The argument about whether minimum wage hikes are good for workers or not isn't new. It was a topic of debate on this opinion page in 1964.
Each Monday, we turn to a day in the newspaper's history for a look at what the Editorial Board found worthy of comment. We will preserve the punctuation and capitalization of the original editorial column. Here is what we wrote on Dec. 2, 1964.
The Minimum Wage
We have received some interesting corroboratory evidence concerning our Nov. 13 editorial which discussed the minimum wage law and indicated that worker productivity and wage levels are inseparable.
The new first-hand evidence comes from Chester O. Bell, president of Johnson Hill's Inc., which operates department stores in Wisconsin and Iowa, including one here. Read what Mr. Bell has to say:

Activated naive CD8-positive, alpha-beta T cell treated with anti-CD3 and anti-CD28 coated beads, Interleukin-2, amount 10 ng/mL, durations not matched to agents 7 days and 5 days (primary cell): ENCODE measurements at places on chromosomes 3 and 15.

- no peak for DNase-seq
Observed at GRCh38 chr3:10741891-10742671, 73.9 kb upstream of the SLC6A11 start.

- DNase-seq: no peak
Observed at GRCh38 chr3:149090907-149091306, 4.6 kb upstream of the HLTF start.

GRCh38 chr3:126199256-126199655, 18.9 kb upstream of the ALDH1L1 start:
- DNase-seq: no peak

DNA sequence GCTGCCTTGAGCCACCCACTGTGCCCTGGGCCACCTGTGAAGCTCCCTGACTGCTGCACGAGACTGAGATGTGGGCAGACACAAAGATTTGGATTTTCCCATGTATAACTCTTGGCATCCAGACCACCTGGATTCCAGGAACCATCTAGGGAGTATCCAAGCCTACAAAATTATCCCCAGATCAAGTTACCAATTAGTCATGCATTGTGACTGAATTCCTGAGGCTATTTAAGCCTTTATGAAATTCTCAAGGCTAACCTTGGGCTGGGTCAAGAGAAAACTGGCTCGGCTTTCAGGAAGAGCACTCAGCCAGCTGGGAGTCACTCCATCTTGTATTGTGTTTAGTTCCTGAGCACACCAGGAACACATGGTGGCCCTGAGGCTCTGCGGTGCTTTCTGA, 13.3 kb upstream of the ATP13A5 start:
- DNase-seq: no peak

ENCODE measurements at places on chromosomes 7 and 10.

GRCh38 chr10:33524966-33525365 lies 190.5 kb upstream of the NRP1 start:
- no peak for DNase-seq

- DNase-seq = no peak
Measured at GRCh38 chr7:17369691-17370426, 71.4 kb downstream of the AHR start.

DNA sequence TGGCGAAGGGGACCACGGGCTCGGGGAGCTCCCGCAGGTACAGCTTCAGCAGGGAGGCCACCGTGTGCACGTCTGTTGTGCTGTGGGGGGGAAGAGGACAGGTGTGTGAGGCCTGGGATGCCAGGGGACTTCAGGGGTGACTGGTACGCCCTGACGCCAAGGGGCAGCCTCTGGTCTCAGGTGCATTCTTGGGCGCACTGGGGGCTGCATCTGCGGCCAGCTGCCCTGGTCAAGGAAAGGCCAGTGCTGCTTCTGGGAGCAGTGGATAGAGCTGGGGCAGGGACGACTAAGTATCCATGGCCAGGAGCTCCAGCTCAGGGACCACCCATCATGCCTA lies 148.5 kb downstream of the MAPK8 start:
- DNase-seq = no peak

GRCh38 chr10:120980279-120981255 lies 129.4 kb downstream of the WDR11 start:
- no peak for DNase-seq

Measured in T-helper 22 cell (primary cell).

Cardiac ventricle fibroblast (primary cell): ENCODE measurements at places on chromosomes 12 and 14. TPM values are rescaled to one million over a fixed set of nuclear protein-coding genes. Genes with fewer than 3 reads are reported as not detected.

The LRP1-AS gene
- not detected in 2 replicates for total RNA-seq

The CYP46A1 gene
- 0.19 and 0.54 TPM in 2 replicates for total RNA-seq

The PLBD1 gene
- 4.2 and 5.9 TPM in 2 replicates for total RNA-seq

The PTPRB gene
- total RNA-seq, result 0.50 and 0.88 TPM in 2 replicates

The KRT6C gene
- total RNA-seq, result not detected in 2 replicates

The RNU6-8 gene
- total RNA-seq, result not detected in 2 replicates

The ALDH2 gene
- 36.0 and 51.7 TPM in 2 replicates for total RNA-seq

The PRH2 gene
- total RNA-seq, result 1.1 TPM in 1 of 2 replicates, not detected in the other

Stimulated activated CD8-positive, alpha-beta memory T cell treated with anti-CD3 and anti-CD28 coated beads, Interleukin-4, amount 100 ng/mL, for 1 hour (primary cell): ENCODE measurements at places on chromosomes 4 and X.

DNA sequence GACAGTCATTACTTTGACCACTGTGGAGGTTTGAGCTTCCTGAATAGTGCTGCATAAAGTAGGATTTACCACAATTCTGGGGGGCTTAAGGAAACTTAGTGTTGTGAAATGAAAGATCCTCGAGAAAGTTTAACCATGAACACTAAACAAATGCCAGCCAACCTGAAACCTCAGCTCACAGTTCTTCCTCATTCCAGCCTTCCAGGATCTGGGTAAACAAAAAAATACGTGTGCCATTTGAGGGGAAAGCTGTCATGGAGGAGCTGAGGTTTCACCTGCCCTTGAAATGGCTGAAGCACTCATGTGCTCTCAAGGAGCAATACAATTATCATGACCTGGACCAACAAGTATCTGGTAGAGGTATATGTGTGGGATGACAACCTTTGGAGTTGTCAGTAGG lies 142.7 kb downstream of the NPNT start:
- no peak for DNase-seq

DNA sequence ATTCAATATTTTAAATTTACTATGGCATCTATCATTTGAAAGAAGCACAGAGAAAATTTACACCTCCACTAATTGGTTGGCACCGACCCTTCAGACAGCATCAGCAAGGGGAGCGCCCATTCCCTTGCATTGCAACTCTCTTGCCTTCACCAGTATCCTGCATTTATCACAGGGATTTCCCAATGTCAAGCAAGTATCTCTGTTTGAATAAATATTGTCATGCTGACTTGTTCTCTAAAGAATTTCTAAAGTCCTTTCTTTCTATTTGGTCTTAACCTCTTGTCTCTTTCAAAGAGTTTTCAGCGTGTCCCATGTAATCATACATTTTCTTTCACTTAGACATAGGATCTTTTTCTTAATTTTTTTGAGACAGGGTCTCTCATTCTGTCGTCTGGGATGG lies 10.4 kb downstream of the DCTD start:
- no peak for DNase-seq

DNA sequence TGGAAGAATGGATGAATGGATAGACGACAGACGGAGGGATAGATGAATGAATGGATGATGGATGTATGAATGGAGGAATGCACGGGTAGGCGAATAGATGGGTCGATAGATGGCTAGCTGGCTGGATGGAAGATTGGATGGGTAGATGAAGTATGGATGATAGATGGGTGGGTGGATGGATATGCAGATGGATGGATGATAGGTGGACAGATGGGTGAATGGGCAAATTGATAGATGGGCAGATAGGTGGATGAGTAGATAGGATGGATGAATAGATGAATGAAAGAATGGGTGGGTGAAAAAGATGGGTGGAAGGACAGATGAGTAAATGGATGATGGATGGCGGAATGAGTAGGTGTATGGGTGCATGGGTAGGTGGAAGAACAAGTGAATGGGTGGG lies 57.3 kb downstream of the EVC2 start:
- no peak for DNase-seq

"As the operator of department stores in Wisconsin and Iowa I must endorse what you say from first-hand experience. As the minimum wage is hiked beyond the productive capacity of individuals, it becomes a duty and necessity for us to eliminate these people from our employment because we are unable to raise prices as is the case in many manufacturing operations. In reality, it works out that the people are let go and it becomes difficult for them to find employment because of the fact that other people in our industry are doing exactly what we are doing, in this respect.
"In our company, it has always been our intent to try to raise the productivity of individuals so that their earnings can be above the minimum wage. In most cases this takes time and it takes training on the job. If the minimum wage is such that you cannot afford to do this, many of these people will not find available employment and will not be able to make their contribution to the economy's overall production."
Proponents of higher minimum wage levels tend to pooh-pooh this argument. We think they are wrong and that increases in minimum wages in the recent past have contributed materially to the nation's chronic unemployment situation.